Tuesday, May 24, 2011

Gray, rain assured

A white bike and a very wet good book while driving through Central Park. 1:10 PM. Photo: JH.
Tuesday, May 24, 2011. Last night in the Stephen A. Schwarzman Building of the New York Public Library at 42nd Street and Fifth Avenue, they held the Centennial Gala for the building which was dedicated on May 23, 1911. The opening ceremony was presided over by President William Howard Taft. The following day, more than 10,000 New Yorkers visited. The new main branch was considered, rightfully, the “jewel in the crown” and the opening collection consisted of more than 1 million volumes.
The brand new Main Branch of the New York Public Library two years before its dedication in 1909.
Eight hundred guests were invited for last night’s Re-dedication ceremonies held in the Main Reading Room. The evening was a rare and significant public event including the Mayor, Michael Bloomberg; Catherine Marron, the Chairman of the New York Public Library and Paul LeClerc, the Library’s president.

After a VIP cocktail reception, guests assembled in the Main Reading Room for a concert by the New York City Gay Men’s Chorus. After the concert, Barbara Walters opened the evening with some background of that day exactly 100 years ago pointing out the vast differences between the world then and our world now.

She then introduced the evening’s gala chairs and members of the Board of Trustees who made their way across the main aisle of the Reading Room and up to the mezzanine including Mrs. Marron, Mr. LeClerc, Mayor Bloomberg and Diana Taylor, Joshua Steiner, Elizabeth Rohatyn, Marshall Rose and Candice Bergen, Mr. and Mrs. Stephen Schwarzman, Katherine Rayner, Joan Hardy Clark, Vartan Gregorian, Robert Liberman, Mr. and Mrs. Edgar Wachenheim III, and Brian T. Moynihan, President and CEO of Bank of America and Corporate Chair for the evening.
A view of the first rows of guests listening to the New York City Gay Men's Chorus last night in the Main Reading Room.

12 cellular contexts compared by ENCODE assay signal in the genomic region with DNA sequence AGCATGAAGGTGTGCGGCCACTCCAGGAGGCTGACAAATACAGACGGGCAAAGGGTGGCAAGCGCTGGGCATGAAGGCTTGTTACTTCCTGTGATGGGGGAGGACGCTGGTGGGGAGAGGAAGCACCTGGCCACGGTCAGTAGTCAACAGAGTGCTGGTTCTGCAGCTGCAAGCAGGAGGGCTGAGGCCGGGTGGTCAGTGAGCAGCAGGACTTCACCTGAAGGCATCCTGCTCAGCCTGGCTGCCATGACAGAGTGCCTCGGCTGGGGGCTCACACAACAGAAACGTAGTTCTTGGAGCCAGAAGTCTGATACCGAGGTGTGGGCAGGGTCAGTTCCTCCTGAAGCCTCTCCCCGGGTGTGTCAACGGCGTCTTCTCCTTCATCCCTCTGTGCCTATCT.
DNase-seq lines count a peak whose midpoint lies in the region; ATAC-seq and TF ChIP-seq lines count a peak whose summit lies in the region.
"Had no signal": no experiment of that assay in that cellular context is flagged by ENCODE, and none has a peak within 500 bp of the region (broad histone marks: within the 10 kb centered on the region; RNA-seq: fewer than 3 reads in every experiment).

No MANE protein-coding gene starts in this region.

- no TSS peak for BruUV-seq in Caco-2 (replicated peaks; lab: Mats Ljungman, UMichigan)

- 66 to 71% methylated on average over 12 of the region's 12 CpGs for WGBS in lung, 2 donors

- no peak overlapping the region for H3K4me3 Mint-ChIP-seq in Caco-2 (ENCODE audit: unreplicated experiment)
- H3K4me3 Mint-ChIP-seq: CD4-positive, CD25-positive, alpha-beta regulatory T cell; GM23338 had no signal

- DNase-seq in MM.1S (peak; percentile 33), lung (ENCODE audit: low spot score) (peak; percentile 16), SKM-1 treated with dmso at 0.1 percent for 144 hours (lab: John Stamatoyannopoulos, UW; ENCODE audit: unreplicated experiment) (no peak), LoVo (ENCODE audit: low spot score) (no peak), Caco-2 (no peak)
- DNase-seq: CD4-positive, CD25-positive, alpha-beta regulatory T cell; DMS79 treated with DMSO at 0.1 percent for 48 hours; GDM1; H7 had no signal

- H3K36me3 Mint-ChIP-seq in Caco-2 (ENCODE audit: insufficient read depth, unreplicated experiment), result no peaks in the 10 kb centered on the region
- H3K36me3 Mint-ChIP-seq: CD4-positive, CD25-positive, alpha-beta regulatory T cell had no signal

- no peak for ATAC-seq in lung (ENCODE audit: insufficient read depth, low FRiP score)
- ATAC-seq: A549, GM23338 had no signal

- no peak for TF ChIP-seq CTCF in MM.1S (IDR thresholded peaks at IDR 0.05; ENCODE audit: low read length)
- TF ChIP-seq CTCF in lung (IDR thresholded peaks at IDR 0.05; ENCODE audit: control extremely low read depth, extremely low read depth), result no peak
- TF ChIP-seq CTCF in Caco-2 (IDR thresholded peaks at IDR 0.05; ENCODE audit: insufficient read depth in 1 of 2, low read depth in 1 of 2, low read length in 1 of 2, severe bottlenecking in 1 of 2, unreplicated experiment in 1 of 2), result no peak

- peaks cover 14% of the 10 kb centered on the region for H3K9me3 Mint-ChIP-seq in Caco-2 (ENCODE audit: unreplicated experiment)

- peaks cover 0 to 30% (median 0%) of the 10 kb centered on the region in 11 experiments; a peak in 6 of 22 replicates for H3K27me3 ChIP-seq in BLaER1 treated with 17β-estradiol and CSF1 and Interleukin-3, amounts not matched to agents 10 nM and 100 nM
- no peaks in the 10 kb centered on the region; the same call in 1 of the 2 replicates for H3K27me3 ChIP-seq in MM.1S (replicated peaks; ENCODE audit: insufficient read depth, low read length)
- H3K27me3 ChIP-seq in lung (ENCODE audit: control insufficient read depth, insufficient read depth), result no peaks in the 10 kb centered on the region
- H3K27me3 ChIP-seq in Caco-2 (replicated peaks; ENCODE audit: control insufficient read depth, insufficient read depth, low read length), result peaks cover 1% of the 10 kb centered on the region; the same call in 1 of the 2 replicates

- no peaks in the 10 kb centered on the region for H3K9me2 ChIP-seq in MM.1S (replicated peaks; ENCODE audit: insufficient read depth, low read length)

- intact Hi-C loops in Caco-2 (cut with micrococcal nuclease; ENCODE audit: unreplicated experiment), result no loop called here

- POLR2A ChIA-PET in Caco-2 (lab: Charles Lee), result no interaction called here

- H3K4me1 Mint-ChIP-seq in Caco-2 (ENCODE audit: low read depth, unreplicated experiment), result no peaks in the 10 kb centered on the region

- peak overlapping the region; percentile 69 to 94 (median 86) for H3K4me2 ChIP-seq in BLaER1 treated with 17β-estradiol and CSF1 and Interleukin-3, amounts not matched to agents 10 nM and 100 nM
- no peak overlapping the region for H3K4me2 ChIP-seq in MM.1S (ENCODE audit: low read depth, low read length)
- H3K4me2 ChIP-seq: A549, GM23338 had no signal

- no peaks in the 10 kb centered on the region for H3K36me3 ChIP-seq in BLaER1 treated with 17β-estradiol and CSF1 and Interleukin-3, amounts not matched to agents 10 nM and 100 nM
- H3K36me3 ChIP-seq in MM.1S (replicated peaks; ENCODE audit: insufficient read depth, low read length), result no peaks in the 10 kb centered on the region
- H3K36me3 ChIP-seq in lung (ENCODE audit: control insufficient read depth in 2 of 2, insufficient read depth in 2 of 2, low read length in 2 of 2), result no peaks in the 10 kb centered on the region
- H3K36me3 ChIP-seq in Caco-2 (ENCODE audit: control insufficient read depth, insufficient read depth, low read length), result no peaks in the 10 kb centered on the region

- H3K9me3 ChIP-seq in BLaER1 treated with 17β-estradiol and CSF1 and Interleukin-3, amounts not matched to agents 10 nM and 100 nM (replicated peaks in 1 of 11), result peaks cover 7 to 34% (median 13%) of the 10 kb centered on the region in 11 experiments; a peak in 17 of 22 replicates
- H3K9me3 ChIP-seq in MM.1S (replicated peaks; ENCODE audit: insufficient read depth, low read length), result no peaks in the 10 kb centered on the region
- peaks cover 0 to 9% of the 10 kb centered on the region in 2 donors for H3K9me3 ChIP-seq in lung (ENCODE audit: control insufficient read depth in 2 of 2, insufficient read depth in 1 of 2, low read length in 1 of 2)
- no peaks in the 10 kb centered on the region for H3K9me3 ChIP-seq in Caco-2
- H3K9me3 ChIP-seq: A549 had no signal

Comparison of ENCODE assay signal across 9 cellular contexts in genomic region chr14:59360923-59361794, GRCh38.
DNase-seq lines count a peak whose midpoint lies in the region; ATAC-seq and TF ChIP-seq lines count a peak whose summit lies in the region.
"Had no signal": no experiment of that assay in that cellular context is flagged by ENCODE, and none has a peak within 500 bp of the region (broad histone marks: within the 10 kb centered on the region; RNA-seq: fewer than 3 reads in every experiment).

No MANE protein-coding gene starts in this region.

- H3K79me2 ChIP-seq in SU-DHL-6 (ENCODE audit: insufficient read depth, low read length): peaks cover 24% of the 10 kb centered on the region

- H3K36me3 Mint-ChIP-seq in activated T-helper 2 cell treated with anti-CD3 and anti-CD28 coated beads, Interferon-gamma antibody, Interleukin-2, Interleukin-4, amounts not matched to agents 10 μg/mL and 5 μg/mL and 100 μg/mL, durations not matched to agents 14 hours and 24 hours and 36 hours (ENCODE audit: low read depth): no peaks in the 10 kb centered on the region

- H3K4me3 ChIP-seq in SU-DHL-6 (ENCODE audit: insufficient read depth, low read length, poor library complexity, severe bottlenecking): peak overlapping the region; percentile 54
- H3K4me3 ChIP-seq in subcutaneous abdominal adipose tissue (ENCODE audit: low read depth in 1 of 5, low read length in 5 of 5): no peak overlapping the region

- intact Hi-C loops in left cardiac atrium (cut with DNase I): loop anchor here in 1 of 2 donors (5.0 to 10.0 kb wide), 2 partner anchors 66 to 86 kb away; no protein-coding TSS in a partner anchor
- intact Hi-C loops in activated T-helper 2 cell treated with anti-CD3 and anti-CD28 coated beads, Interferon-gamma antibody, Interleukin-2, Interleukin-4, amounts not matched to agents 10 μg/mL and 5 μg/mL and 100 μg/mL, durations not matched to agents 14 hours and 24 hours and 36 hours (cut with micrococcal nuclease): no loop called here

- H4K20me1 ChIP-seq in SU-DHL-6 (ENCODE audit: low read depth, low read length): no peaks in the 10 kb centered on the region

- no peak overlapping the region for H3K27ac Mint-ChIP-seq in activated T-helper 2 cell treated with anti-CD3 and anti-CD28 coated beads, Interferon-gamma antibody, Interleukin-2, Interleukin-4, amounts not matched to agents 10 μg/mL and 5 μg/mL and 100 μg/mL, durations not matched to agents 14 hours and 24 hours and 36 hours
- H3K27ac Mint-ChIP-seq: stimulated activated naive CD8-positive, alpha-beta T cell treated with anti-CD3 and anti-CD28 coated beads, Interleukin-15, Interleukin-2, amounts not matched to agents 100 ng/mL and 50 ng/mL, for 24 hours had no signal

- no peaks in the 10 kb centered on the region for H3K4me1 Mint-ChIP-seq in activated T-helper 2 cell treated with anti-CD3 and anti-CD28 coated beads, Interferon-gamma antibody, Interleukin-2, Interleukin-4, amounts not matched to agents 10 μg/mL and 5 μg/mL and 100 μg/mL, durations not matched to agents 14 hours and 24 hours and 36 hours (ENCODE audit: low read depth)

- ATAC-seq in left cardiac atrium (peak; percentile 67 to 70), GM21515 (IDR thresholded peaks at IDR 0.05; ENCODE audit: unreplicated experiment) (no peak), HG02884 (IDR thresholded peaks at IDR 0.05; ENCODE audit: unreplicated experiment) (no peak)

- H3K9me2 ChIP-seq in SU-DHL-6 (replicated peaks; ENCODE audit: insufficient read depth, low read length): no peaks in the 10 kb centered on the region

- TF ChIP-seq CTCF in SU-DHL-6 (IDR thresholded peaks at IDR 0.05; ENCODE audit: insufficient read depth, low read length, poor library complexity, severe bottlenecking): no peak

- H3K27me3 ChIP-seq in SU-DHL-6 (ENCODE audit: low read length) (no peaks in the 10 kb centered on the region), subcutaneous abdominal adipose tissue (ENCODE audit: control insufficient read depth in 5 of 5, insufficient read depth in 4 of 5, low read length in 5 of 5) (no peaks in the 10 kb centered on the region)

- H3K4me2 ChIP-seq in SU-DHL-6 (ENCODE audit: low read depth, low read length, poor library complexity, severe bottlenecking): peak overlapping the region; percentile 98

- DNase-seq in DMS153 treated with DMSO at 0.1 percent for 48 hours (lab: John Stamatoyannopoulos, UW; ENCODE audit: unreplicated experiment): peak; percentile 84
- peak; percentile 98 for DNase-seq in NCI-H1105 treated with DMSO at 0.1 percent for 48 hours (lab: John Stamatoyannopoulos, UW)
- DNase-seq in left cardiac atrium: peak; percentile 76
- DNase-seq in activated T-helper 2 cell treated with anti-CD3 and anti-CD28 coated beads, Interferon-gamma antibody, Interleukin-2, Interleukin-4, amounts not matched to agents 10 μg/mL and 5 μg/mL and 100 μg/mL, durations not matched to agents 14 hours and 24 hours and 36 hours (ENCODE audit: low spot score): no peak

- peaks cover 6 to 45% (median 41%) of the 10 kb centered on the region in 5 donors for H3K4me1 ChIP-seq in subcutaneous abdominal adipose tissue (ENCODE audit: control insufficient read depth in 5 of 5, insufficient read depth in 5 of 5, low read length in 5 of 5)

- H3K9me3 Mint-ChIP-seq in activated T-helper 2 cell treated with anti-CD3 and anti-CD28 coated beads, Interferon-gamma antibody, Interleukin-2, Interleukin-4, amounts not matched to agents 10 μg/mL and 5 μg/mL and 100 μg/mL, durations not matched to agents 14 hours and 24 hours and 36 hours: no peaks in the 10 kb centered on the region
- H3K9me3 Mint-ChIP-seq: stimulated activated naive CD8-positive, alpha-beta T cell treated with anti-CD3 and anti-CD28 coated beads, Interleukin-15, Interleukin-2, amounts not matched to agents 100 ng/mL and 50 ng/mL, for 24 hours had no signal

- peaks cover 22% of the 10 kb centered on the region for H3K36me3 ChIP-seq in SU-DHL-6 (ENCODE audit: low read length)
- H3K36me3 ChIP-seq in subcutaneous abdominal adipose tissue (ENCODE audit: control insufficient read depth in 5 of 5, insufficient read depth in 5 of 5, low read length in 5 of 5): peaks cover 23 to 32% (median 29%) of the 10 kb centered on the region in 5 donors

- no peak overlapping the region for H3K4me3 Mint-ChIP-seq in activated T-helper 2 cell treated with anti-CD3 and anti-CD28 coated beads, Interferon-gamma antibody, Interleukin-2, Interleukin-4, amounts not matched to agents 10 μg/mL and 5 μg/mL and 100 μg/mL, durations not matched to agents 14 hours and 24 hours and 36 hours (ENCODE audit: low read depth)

View of the rest of the guests in the Main Reading Room.
The New York Public Library's President recalling his first days using the library as a student.
Robert Caro (from the back and front) telling the guests about how in his research on Lyndon Johnson he scoured Texas for two volumes of a book of the early Texans and couldn't find one in any of their libraries. When he returned to New York he took a chance and tried the Library. Within five minutes after putting in his request, it was delivered to him.
Annette Gordon-Reed recalling with fondness her long days and months researching and writing her brilliant biography The Hemingses of Monticello, which won the National Book Award when it came out in 2008.
Uzodinma Iweala, who is using the library now working on a new book, told us that sometimes he just loves sitting in this great and beautiful room and can just relax and fall asleep while taking it all in.
Mr. LeClerc spoke about his relationship with the Library beginning when he was a student. Mrs. Marron spoke of the “wonderment and gratitude of this marvelous facility” that has become better and better with time and “more vital to our individual and communal well-being than ever.” The mayor spoke about the greatness of this repository of literature and knowledge, after which Mrs. Marron presented him with a piece of the original marble used in the construction of the building.

Then four authors spoke about their use of the Library, and this particular branch for their work -- Robert Caro, Annette Gordon Reed, Uzodinma Iweala, and Frank Rich. This part of the evening closed with a Children’s Chorus from Bronx school singing John Lennon’s “Imagine.”

After the program, dinner was served in several locations on the second and third floors including the gallery overlooking the main entrance gallery and some of the reading rooms.
Frank Rich recalled the wealth of the archives where on one project he had the pleasure of reading correspondence between Jerome Robbins (director/choreographer) and Leland Hayward (producer) discussing dealing with their star, Ethel Merman in the original production of Gypsy.
Mayor Bloomberg addressing the guests about the pleasures and wonders of this great library.
Catie Marron, Chairman of the Board of Trustees, about to present the mayor with a chunk of marble from the original marble used in the construction.